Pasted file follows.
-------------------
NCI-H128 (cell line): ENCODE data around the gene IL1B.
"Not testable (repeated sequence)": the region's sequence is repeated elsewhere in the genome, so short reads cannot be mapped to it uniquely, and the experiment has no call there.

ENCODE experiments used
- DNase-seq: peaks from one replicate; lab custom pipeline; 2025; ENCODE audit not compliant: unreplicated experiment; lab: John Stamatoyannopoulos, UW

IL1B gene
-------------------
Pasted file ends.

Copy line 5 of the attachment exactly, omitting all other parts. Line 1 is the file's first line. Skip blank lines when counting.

IL1B gene